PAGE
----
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NAFTA Legacy Series: Mexico’s Lost Opportunity

With NAFTA renegotiations about to begin, Public Citizen has compiled the latest information on how NAFTA’s outcomes measure up to its proponents’ promises. This is the fourth of a four-part expose.

To hear President Trump’s version of NAFTA, Mexico was the big winner. The reality is that NAFTA cost more than two million Mexicans lost their livelihoods related to agriculture. Mexican workers’ real wages are 9 percent lower or $1,500 less than in the year before NAFTA with median manufacturing wages of $2.50 per hour sufficient to support basic needs.

After the first two decades of NAFTA, Mexico’s real gross domestic product per capita growth rate has been a paltry 18.6 percent, ranking 18th out of the 20 countries of Central and South America. In contrast, from 1960 through 1980, Mexico’s per capita gross domestic product grew 98.7 percent. Mexico would be close to European living standards today if it had continued its previous growth rates.

And Mexican taxpayers have forked over $204 million to corporations attacking domestic laws in front of NAFTA tribunals of three corporate lawyers whose decisions are not subject to appeal.

The Mexican people – like people in the United States - were promised that NAFTA would strengthen their economy and raise wages. But after more than 20 years of NAFTA, over half of the Mexican population, and over 60 percent of the rural population, still fall below the national poverty line.

Mexican farmers suffered the worst under the agreement. Before NAFTA, Mexico only imported corn and other basic food commodities if local production did not meet domestic needs. But NAFTA eliminated Mexican tariffs on corn and other commodities and required revocation of programs supporting small farmers. Amidst a NAFTA-spurred influx of cheap U.S. corn, the price paid to Mexican farmers for the corn that they grew fell by 66 percent, forcing many to abandon farming. From 1991 to 2007, about 2 million Mexicans engaged in farming and related work lost their livelihoods. The price of tortillas – Mexico’s staple food – shot up 279 percent in the pact’s first ten years, even as the price paid to Mexican corn farmers plummeted.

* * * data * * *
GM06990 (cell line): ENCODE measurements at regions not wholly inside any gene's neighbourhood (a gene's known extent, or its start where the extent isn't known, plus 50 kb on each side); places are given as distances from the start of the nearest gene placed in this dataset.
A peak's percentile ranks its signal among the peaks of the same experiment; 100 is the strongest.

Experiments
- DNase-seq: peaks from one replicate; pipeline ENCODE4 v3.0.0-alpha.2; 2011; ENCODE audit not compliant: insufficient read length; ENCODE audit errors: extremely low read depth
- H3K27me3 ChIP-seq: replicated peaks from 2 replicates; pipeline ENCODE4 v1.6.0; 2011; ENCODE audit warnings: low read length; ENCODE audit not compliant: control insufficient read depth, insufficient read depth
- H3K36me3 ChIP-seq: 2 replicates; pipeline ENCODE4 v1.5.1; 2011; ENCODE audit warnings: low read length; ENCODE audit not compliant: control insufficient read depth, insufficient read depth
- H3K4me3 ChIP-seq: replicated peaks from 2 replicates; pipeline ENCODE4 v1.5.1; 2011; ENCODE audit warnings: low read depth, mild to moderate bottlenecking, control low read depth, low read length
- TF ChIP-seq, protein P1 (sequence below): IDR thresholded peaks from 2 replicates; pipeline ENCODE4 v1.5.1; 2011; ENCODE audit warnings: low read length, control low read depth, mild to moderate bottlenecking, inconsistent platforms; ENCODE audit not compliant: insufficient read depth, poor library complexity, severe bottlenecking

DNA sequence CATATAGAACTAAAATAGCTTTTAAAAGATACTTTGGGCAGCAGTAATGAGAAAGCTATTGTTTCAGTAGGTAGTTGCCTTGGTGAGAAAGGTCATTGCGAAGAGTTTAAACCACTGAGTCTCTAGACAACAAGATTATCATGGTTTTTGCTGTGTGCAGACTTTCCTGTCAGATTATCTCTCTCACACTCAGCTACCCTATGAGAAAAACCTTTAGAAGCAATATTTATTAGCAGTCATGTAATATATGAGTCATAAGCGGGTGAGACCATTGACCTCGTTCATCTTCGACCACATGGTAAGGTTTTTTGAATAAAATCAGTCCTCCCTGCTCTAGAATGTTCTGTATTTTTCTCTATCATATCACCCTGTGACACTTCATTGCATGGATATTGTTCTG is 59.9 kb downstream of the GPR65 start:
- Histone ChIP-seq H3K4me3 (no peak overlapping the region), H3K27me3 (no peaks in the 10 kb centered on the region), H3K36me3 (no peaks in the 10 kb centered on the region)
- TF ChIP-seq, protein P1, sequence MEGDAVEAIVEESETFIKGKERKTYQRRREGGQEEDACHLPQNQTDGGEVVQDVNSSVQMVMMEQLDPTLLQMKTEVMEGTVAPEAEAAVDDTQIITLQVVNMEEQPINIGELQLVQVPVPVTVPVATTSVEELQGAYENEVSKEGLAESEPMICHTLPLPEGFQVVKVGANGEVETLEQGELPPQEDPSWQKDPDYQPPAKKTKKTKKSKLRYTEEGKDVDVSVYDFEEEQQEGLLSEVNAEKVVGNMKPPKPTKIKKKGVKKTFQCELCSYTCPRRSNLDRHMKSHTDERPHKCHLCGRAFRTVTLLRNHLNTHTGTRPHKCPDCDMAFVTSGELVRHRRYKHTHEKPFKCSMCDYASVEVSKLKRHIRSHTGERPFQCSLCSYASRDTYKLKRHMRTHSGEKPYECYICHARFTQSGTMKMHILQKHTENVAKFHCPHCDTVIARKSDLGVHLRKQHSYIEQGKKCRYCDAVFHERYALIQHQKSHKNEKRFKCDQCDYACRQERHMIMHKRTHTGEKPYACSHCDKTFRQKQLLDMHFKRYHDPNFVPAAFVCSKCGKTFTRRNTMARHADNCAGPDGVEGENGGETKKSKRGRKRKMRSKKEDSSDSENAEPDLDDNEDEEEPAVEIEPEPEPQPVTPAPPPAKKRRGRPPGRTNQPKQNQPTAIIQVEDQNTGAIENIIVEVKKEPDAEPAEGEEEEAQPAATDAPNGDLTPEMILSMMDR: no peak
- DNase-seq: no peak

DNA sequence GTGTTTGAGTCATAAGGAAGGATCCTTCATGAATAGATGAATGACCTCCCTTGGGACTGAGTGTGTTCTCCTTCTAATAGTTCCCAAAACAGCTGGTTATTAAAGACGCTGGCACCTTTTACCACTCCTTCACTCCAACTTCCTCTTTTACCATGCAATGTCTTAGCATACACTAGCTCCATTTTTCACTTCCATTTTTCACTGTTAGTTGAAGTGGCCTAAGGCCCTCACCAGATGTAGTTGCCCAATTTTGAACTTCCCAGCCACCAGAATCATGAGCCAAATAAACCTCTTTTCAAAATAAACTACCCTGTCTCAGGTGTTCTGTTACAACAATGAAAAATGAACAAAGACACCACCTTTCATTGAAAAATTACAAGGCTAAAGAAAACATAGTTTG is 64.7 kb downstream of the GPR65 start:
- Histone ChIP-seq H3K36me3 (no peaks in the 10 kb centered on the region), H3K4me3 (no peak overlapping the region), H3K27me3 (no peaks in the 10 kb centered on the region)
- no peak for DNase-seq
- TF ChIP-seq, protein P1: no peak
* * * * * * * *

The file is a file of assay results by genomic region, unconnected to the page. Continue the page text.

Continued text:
To read more on NAFTA’s effects on Mexico, please click here

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NAFTA Legacy Series: Empty Promises for U.S. Farmers

With NAFTA renegotiations about to begin, Public Citizen has compiled the latest information on how NAFTA’s outcomes measure up to its proponents’ promises. This is the third of a four-part expose.

Agriculture is supposed to be the winner under NAFTA, right? Um, no: the U.S. agriculture trade balance with NAFTA partners Mexico and Canada fell from a $2.5 billion surplus in the year before NAFTA to a $6.4 billion deficit in 2016. The rising trade deficit in agricultural products has contributed to the loss of more than 200,000 small family farms. Since NAFTA has taken effect, one out of every ten small farms has disappeared.


Yes, we exported much more corn to Mexico since NAFTA. But our NAFTA trade deficits in beef/live cattle and vegetables outweigh those gains. And, here’s another conventional wisdom buster: even without NAFTA U.S. corn would not face tariffs in Mexico. Mexico eliminated tariffs on corn for all countries in 2008.

But government data reveals that since 1993, U.S. agricultural imports from NAFTA countries have grown much quicker than U.S. exports to those same countries, resulting in massive agricultural trade deficits. Since the Great Recession, U.S. food imports have grown twice as fast as U.S. food exports.

To read more on NAFTA’s effects on U.S. agriculture, please click here.

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NAFTA Legacy Series: Corporate Courts Attack Public Interest Laws

With NAFTA renegotiations about to begin, Public Citizen has compiled the latest information on how NAFTA’s outcomes measure up to its proponents’ promises. This is the second of a four-part expose.